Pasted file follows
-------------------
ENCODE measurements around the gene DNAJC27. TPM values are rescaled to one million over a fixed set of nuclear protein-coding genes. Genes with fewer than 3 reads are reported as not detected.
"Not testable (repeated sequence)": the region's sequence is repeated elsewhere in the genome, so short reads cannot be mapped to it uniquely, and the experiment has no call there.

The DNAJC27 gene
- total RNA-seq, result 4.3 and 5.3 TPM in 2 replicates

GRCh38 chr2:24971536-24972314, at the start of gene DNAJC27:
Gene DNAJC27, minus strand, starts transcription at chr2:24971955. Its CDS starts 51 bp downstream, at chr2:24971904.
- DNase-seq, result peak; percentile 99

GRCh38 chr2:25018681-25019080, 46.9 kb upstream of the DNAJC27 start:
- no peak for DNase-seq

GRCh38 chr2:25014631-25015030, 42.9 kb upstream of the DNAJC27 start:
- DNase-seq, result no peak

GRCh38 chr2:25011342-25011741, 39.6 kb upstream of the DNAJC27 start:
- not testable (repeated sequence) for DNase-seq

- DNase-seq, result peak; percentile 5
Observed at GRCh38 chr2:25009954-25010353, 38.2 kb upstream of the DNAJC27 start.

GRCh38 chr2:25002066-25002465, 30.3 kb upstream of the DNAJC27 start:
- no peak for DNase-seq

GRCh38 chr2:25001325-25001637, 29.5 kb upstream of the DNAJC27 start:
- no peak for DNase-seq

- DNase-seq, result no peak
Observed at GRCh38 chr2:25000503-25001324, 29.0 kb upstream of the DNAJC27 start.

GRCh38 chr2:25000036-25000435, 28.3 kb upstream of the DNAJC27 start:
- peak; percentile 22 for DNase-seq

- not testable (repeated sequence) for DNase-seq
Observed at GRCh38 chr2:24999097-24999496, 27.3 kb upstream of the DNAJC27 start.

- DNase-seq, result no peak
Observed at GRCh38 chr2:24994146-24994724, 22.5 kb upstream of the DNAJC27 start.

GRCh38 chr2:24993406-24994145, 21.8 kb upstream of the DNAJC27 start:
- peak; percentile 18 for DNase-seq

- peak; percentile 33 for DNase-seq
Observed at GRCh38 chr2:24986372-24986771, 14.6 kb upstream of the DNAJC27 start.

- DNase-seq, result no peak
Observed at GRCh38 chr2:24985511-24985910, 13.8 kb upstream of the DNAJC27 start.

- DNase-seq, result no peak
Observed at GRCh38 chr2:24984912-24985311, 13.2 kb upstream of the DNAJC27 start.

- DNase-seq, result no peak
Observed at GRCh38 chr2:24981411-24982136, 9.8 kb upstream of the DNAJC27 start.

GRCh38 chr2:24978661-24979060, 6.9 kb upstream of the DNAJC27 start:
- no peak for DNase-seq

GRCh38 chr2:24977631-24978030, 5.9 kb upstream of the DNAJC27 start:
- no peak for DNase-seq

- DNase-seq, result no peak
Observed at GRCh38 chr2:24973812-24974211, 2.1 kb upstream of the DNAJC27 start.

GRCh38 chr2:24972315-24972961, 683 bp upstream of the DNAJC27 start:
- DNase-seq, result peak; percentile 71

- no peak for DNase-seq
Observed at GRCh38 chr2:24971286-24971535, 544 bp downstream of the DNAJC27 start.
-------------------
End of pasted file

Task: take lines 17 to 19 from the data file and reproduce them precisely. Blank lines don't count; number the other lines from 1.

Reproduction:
- no peak for DNase-seq

GRCh38 chr2:25001325-25001637, 29.5 kb upstream of the DNAJC27 start:
- no peak for DNase-seq